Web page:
The COVID-19 pandemic quickly became a global disaster that impacted almost all Chinese and U.S. companies and presented them with new relationship management challenges. The heightened public emotions during the pandemic added more uncertainties to organization-public relationships and were likely to change companies’ relationship cultivation strategies. Companies could not afford to risk losing the relationships they had with their publics as societies were reshaped. Thus, the global pandemic provided a meaningful context for research to explore the relationship cultivation strategies that companies used on social media.
The goal of this research was to explore relationship cultivation and social media strategies that Chinese and U.S. companies used to maintain relationships with their stakeholders during the COVID-19 pandemic. A content analysis of Weibo and Twitter posts from Fortune 500 companies in China and the U.S., respectively, was conducted to examine the effects of their relational efforts on stakeholder engagement.
Results showed that relationship cultivation strategies and social media functions can effectively increase stakeholder engagement for both China and the U.S. companies, but in different ways. Although both Chinese and U.S. companies most frequently adopted the strategy of openness, that strategy was only effective at increasing public engagement on social media for U.S. companies. The most effective strategy for Chinese companies was to provide access to their publics by adding corporate contact information and responding to their publics’ questions and concerns. Chinese social media users also showed higher levels of engagement and more positive emotions in their responses than their U.S. counterparts. Chinese companies’ messages focused more on disaster-related social media functions that provided help or assistance and expressed emotions, which significantly raised their publics’ emotional engagement in a positive way. In the U.S., those same functions of social media did not predict the publics’ engagement.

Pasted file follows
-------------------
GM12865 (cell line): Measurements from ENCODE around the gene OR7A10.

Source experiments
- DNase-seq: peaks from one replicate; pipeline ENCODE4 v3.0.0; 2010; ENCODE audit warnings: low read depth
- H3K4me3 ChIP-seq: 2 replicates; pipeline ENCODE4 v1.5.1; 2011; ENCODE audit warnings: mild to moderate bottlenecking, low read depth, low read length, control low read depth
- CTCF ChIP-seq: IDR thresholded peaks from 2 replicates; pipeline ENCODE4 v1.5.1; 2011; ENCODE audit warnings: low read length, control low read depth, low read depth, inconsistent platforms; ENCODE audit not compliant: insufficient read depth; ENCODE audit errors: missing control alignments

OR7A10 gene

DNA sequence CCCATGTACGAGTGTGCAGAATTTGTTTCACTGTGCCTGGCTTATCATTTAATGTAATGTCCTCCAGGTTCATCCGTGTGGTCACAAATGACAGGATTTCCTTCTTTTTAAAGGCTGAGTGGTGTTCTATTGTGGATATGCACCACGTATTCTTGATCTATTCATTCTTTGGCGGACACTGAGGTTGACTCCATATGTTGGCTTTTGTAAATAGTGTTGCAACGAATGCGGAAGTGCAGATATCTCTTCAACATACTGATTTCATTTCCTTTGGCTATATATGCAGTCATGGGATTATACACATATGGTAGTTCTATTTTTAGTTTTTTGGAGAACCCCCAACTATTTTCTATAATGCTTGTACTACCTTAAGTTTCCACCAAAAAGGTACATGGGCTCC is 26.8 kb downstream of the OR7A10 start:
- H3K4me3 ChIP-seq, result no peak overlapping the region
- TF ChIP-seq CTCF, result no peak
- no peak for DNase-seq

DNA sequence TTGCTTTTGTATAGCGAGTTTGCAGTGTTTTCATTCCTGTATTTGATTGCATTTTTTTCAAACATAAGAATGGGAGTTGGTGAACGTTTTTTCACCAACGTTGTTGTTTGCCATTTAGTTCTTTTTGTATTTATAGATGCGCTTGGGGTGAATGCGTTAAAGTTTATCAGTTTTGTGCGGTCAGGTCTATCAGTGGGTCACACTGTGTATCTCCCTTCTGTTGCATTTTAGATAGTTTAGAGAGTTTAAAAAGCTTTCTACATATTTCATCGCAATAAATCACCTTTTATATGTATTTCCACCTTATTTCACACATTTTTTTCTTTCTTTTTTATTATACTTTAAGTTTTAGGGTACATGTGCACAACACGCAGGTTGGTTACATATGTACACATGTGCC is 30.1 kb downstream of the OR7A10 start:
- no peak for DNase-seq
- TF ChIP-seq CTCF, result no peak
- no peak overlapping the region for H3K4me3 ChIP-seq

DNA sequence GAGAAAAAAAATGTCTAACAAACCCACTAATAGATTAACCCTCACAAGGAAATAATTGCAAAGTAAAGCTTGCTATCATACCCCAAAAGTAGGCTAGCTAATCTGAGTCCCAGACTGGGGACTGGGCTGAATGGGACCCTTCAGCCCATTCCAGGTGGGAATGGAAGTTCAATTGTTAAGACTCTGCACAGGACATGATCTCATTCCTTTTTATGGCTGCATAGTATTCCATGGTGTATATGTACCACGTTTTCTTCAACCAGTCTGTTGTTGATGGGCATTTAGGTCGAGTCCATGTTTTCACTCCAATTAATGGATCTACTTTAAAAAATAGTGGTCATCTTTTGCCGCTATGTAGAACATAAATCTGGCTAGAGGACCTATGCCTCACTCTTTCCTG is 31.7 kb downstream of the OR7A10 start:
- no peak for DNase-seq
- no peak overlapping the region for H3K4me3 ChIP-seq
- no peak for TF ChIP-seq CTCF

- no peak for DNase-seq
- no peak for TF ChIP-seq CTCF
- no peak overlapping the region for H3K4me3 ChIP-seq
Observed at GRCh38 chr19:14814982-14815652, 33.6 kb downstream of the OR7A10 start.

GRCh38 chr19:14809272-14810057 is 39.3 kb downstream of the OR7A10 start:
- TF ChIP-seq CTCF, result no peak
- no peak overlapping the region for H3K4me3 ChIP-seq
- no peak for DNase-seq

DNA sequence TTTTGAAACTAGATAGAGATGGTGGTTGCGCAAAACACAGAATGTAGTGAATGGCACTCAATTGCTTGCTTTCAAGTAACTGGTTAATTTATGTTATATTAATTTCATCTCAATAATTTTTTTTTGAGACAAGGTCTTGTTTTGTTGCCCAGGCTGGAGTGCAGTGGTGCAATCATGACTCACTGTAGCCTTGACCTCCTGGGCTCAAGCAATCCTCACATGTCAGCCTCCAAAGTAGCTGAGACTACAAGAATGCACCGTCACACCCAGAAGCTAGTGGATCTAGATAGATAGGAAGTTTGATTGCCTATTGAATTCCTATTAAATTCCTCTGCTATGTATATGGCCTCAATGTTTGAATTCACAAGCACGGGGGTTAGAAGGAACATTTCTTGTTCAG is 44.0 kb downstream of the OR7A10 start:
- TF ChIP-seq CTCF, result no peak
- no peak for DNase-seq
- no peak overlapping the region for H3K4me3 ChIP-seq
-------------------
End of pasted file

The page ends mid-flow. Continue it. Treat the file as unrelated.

A content analysis was conducted on social media posts made by 30 Chinese Fortune 500 companies and 30 U.S. Fortune 500 companies with active social media accounts. The sample included 756 Weibo posts (China) and 645 Tweets (U.S.) containing COVID-19 related keywords (e.g. covid, 新冠) taken during each country’s initial pandemic adjustment phase (Jan. through April 2020 for China and March through November 2020 for the U.S.). Top comments, as rated by the platforms algorithms, were also collected.
Relationship cultivation strategies were measured across six factors, including access, positivity, openness, sharing of tasks, networking, and assurances, with 16 indicators (Ki & Hon, 2008). Nine types of disaster-related social media functions (Houston et al., 2015) were identified (e.g., signal and detect a threat, raise awareness, express emotions, etc.). Public engagement was measured on three levels including cognitive, emotional, and behavioral engagement (Chen, 2018). Cognitive engagement was gauged by seven types of response purpose (e.g., help/information seeking, informative reply, conflict/complaint/criticism, etc.), while emotional engagement was measured by twelve types of emotions (e.g., anger, sadness, happiness/satisfaction, etc.). Finally, behavioral engagement was measured by the number of likes, shares, and comments of each post.
- Chinese companies were more engaged in posting COVID-19 related messages.
- Chinese social media users showed more positive emotions towards companies’ COVID-19 related posts.